Campbell (Kai and the Magic Jacket, 2012) tells a tale about a baby-food container who dreams of being recycled as a medicine bottle.
As the story opens, Tika, a glass jar, or “Glassie,” full of carrots, jumps up and down on the grocery shelf, hoping to be chosen by a grocery-store customer. Soon, a mother tells her young son, “These healthy carrots will make you big and strong!” On the ride home, Tika is already dreaming about being recycled; she hopes to become a medicine bottle to help sick people feel better. Later, an empty Tika leaps into the recycling container with glee. There, she meets Coby, a glass ketchup bottle who wishes he could be recycled into a plastic bottle, because he sometimes feels bulky and heavy. Tika encourages him to adopt a more positive self-image, pointing out that he made kids happy by making their hamburgers and fries taste better. Later, inside Captain Rick, the recycling dumpster, the bottles make their way to the recycling center, whose entrance resembles the pearly gates. Captain Rick philosophizes, “Your next adventure has everything to do with your attitude. Glassies with a positive attitude are happy, and often attract good things.” Tika gets her wish, and happily goes off to become a medicine bottle. Some readers may embrace the text’s emotional pitch for recycling. The book also offers youngsters a message about self-worth, as when Tika explains that she always tries to see the beauty “in myself and what I have to offer.” However, even very young children will know that big changes often involve a bit more apprehension, as well as excitement. The book’s illustrations by Graham are cheerful and cartoonlike, and depict Tika with an open smile; when Tika bats her long-lashed baby-blues at shoppers, the other baby-food jars don’t stand a chance.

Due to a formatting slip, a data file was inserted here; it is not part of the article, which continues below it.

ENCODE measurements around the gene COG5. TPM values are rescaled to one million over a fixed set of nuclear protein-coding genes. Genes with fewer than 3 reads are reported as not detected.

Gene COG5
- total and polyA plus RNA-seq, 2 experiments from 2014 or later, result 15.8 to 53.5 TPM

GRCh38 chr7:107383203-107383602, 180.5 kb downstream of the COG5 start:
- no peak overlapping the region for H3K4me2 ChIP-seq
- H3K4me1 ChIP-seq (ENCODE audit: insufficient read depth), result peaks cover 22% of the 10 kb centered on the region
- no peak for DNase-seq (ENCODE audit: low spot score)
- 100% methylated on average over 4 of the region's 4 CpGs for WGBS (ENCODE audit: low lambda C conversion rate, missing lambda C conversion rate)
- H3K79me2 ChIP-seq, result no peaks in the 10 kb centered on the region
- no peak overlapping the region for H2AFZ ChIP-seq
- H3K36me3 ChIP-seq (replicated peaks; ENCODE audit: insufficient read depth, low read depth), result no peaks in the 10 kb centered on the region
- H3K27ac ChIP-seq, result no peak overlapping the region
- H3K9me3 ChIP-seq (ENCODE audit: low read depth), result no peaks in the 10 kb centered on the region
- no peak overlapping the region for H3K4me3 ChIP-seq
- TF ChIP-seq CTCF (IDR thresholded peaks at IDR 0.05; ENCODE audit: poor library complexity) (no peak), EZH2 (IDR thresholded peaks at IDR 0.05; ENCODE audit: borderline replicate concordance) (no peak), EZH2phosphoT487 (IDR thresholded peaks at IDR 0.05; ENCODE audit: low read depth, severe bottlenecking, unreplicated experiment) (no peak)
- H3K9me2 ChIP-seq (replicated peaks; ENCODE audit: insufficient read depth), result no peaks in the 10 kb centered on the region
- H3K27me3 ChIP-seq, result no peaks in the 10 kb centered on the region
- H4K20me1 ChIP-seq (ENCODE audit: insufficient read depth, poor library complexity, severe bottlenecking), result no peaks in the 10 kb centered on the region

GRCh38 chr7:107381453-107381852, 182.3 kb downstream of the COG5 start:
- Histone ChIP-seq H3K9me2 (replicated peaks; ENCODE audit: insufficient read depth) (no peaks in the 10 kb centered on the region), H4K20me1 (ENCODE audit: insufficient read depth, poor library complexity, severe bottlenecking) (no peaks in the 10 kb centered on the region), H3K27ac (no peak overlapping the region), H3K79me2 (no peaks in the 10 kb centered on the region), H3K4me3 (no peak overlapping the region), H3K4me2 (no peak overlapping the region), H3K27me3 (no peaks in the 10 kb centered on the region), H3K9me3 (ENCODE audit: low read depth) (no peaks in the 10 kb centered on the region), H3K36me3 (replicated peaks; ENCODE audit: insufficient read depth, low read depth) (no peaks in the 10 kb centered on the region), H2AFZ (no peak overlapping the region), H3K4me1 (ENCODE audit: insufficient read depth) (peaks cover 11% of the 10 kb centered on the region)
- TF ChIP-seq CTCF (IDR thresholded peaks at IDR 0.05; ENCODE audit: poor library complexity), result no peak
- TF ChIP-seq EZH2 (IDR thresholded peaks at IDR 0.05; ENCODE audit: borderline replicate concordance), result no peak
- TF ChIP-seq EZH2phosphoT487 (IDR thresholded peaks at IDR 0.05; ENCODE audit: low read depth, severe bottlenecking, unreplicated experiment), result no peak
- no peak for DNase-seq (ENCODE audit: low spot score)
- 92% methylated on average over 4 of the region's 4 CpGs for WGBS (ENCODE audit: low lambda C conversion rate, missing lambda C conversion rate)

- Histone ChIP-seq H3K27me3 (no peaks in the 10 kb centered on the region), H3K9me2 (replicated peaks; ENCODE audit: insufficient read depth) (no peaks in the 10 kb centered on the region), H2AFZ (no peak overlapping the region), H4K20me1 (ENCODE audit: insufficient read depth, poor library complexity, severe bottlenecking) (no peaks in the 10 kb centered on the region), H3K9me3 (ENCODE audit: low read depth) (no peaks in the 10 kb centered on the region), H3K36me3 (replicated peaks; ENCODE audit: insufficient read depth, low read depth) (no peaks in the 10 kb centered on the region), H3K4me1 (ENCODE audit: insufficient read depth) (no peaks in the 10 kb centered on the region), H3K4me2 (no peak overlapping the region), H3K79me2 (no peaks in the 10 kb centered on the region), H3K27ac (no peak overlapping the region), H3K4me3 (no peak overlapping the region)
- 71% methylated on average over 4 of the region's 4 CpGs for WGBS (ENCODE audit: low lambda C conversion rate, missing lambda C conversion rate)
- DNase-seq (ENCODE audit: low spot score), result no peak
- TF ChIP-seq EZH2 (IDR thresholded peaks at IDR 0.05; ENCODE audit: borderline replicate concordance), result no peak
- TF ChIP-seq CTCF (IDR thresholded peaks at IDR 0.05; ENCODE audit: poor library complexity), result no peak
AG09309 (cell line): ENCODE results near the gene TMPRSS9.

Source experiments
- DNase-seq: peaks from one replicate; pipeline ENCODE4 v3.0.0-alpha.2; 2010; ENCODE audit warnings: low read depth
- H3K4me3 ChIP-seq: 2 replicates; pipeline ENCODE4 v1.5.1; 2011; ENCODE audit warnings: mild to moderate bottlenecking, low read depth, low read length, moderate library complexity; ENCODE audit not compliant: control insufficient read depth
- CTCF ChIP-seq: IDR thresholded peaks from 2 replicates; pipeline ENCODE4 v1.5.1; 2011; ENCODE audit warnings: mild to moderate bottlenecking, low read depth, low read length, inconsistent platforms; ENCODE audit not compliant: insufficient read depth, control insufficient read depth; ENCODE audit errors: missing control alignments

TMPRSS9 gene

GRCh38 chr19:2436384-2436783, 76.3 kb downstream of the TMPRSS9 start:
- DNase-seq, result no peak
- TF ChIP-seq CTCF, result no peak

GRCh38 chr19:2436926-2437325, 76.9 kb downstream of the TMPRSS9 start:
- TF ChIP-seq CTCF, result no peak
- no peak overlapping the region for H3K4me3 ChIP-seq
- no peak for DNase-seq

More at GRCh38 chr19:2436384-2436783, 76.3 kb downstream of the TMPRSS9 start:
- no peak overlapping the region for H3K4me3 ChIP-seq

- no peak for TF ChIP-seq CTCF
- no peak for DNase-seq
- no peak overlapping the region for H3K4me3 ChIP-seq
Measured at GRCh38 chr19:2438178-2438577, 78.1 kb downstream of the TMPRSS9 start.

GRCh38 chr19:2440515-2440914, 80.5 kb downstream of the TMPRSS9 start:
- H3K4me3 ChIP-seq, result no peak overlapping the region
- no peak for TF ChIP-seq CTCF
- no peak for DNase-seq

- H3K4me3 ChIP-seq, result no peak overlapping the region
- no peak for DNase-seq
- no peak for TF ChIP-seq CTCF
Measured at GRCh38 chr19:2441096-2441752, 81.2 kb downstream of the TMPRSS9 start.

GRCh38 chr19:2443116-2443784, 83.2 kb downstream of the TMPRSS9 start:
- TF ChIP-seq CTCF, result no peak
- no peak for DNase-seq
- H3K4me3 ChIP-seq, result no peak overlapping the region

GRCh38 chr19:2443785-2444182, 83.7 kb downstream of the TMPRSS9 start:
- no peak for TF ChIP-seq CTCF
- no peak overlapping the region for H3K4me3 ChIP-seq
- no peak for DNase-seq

An earnest children’s story about recycling and self-esteem.